It isn’t just today that serves up inexplicable publishing phenomena. There’s a lot more of it about these days, of course. Paper used to be prohibitively expensive back in the day, but that didn’t stop plenty of doozies getting through, and not only getting through, but managing to get themselves called Classics, required reading for unfortunate generations yet to be conceived.
I have attempted the reading of Robinson Crusoe three times, twice as a child, once as an adult. Daniel Defoe’s novel is apparently based on the real life story of Alexander Selkirk, which I read in comic book form many, many years ago. Selkirk was genuinely stranded on the island of Juan Fernandez, off the coast of Chile, for about four years, but somehow managed to make a go of things.
What the comic book didn’t tell me was that Selkirk was apparently deliberately abandoned on the island by his shipmates, who decided that they’d rather commit the nearest thing to murder than listen to him for another minute. My tortured attempts the read the novel (and I had such a lovely edition, red hardback and colour illustrations) offered some clue as to how it all kicked off.
Extremely boring control freak gets stranded on an island and proceeds to write long lists of everything in order to keep himself from going mad, never realizing that he’s actually been out to lunch his entire life, madder than a ferret in a microwave oven, crankier than Planet Crank’s finest.
Robinson Crusoe would be a torturously overlong joke if it was written today, a bit like ’50 Shades of Grey’ or ‘Zen and the Art of Motorcycle Maintenance’ or ‘The Truth About the Harry Quebert Affair.’ It would have become what is referred to as a ‘publishing phenomenon,’ i.e. a book which is crap to the point of actually constituting a mental health hazard, but which somehow sells millions anyway.
For this is it. This is where it’s at: literature fashioned exclusively for people who never read, brain doodles for those who never think. The publishing industry see as its main business the persuasion of millions of people to part with cash in exchange for something with print in it. It doesn’t actually matter what’s in the print, or even if anything’s in it.
The ideal, perhaps, would be if non-readers bought the books as presents for other people who never actually get around to reading them, but naturally feel too embarrassed to admit this, and just go “oh yeah. Thanks a million. That was great.”
Actually, I’m increasingly wondering if the entire book publishing industry doesn’t hinge on the crucial condition of nobody ever reading anything. As I know from my limited experience of PR, it’s much easier to write a press release about something if you’ve never actually read or seen it. Actual knowledge of what’s inside the subject impedes your creative ability to make up snazzy sound bytes about it.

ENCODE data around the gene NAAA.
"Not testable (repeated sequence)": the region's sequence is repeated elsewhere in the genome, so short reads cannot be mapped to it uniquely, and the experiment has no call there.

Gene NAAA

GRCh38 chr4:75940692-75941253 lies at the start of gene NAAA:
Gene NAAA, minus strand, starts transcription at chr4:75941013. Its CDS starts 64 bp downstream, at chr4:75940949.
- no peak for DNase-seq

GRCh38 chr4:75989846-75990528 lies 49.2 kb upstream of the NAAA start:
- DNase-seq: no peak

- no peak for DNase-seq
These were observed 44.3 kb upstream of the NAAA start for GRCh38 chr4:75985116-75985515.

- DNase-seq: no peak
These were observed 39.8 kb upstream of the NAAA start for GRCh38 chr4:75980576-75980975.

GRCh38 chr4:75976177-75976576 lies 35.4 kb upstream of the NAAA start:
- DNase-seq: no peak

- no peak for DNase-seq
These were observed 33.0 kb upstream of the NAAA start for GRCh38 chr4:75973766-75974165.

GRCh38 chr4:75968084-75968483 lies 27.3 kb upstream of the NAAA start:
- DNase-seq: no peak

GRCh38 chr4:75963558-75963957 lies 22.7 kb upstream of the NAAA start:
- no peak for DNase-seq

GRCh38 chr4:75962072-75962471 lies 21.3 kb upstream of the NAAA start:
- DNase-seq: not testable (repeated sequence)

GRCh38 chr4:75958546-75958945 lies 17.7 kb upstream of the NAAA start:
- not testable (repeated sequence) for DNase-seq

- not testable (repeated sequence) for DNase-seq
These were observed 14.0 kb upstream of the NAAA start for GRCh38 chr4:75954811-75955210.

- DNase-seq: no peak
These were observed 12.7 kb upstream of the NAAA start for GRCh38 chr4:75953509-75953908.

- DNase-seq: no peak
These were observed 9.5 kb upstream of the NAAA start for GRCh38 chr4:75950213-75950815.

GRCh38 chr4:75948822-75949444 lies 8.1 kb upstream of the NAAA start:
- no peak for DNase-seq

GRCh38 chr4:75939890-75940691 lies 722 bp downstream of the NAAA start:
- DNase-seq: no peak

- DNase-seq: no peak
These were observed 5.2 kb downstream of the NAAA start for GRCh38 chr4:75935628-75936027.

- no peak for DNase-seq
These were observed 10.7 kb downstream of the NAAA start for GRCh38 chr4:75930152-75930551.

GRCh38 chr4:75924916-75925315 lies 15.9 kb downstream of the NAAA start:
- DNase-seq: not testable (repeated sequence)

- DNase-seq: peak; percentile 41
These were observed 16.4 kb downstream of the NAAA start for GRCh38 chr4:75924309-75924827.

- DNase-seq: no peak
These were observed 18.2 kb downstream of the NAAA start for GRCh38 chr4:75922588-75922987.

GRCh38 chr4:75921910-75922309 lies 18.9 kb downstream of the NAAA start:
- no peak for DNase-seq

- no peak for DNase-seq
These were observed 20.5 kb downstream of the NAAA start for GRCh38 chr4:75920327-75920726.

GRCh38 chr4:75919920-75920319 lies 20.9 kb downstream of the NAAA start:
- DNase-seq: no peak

The odd review of something in a major newspaper increasingly makes me wonder if the critic whose name is on the article has actually read or seen anything connected with ‘the thing’ either. Again, should we be surprised at this? Those rare critics still important enough to get their names on bylines probably have all sorts of other things to do, don’t they, like drinking wine at book signings or doing product endorsements or playing skittles with JK Rowling?
It is thus reasonable to assume that the job of actually ‘reading’ or ‘seeing’ anything is devolved upon some nameless underling, an intern perhaps. This intern is of the smarter variety, and realized some time ago that she can spend the $10.50 involved on pizza with her boyfriend, and so long as what she says chimes in with the general orthodoxy of what everyone else is saying, no one is any the wiser.
I have an increasing suspicion that publishing houses function in exactly the same way: an entire industry which rests upon the fact that nobody ever reads anything; and even the readers themselves are locked into the deal by the glorious social contract of embarrassment: ‘I’ve never read it either, but please don’t tell anyone.’
A friend once told me an amusing story about ‘Zen and the art of Motorcycle Maintenance.’
He was locked inside deep conversation with some shining eyed, beauteous creature. The glow of her face and a thousand non-verbal signals were pointing emphatically towards a many-splendoured night, when all of a sudden the girl’s eyes upped a notch in fantastic luminosity, and she asked if he’d ever read ‘Zen and the art of Motorcycle Maintenance.’
He essayed a sort of indeterminate burp, realizing that a sudden change of subject was impossible, unless he actually set fire to her dress. He even considered this notion briefly, but dismissed it as impractical and open to all kinds of misinterpretation. Of course he’d never read the cursed thing, or rather, he’d scanned the first five pages and realized that, even at his tender age, life was far too short.
But the clock was ticking. She was gushing and shining and asking him what he thought in a voice that caused sweat to grow old before its time on his brow.
What did you think? He had to think pretty bloody fast.
“I think,” he said, after an intense and woozy pause, “I think there was too much in it about motorcycle maintenance, and not enough about Zen.”
Reality wobbled and went limp as he awaited her reaction.
It came – after a long second – as another kind of fantastic luminosity, a symphony of light, green eyed lasers, phosphorescent skin, giant white teeth that induced immediate snow blindness.
“You know,” she said, “you are just so right. You are so absolutely right.”